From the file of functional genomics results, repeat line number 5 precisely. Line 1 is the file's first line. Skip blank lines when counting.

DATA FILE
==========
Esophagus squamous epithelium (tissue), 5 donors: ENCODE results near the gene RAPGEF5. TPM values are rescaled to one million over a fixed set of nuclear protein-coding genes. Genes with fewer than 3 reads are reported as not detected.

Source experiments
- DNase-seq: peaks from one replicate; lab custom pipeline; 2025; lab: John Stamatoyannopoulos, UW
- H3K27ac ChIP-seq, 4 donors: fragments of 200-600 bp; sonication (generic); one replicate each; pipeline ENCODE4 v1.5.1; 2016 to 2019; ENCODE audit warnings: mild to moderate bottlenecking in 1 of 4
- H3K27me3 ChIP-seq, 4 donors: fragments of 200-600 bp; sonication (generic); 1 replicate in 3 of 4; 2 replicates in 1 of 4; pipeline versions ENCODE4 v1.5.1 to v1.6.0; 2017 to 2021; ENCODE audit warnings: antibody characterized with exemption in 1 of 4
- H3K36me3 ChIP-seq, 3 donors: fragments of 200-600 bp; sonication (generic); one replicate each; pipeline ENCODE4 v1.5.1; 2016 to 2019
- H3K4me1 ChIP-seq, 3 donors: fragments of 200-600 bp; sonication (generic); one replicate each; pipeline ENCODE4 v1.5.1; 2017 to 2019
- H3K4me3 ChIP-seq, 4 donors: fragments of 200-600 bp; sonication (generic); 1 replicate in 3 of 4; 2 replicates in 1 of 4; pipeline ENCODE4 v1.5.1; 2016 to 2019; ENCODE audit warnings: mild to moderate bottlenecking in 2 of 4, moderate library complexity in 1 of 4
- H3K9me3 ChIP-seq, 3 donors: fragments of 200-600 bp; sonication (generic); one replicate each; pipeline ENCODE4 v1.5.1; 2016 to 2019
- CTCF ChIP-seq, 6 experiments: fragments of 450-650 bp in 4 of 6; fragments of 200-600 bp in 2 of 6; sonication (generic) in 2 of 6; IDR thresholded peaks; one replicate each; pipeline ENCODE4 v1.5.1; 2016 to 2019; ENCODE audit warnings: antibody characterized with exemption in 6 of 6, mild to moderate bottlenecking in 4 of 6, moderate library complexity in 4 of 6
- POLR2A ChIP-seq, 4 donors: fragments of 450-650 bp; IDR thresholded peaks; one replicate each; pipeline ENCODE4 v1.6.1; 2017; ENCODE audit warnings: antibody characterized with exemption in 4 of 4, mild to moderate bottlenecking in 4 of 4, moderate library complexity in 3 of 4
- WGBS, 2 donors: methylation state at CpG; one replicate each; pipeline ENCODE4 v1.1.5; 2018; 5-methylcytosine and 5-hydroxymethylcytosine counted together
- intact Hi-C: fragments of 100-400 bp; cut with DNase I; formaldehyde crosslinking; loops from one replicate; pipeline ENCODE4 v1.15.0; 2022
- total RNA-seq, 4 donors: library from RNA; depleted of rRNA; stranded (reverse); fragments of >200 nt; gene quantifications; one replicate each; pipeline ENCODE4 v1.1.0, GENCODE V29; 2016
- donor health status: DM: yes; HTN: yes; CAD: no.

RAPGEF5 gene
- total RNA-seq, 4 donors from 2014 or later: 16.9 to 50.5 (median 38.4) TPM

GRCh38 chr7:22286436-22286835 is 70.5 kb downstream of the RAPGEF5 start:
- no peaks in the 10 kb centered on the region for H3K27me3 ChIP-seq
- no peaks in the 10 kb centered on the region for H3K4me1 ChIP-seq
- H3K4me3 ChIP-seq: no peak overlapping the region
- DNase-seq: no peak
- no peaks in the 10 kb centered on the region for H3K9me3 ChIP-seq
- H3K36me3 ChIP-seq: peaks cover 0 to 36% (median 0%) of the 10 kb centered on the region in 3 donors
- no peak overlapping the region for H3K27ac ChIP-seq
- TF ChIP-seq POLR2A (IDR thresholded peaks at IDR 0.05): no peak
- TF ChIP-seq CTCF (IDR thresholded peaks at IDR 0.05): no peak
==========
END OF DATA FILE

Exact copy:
- H3K27me3 ChIP-seq, 4 donors: fragments of 200-600 bp; sonication (generic); 1 replicate in 3 of 4; 2 replicates in 1 of 4; pipeline versions ENCODE4 v1.5.1 to v1.6.0; 2017 to 2021; ENCODE audit warnings: antibody characterized with exemption in 1 of 4